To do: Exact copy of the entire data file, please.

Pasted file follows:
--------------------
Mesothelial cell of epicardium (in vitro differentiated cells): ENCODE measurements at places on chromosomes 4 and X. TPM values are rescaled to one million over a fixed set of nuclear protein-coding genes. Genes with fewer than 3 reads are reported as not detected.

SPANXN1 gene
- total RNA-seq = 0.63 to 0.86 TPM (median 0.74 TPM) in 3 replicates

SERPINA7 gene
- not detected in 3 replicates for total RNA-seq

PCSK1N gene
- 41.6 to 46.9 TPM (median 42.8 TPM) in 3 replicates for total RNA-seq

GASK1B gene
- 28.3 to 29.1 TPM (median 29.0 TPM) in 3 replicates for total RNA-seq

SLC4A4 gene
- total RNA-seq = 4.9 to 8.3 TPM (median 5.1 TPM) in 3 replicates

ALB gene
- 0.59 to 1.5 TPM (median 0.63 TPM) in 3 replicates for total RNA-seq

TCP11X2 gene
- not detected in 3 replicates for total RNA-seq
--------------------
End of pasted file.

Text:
Mesothelial cell of epicardium (in vitro differentiated cells): ENCODE measurements at places on chromosomes 4 and X. TPM values are rescaled to one million over a fixed set of nuclear protein-coding genes. Genes with fewer than 3 reads are reported as not detected.

SPANXN1 gene
- total RNA-seq = 0.63 to 0.86 TPM (median 0.74 TPM) in 3 replicates

SERPINA7 gene
- not detected in 3 replicates for total RNA-seq

PCSK1N gene
- 41.6 to 46.9 TPM (median 42.8 TPM) in 3 replicates for total RNA-seq

GASK1B gene
- 28.3 to 29.1 TPM (median 29.0 TPM) in 3 replicates for total RNA-seq

SLC4A4 gene
- total RNA-seq = 4.9 to 8.3 TPM (median 5.1 TPM) in 3 replicates

ALB gene
- 0.59 to 1.5 TPM (median 0.63 TPM) in 3 replicates for total RNA-seq

TCP11X2 gene
- not detected in 3 replicates for total RNA-seq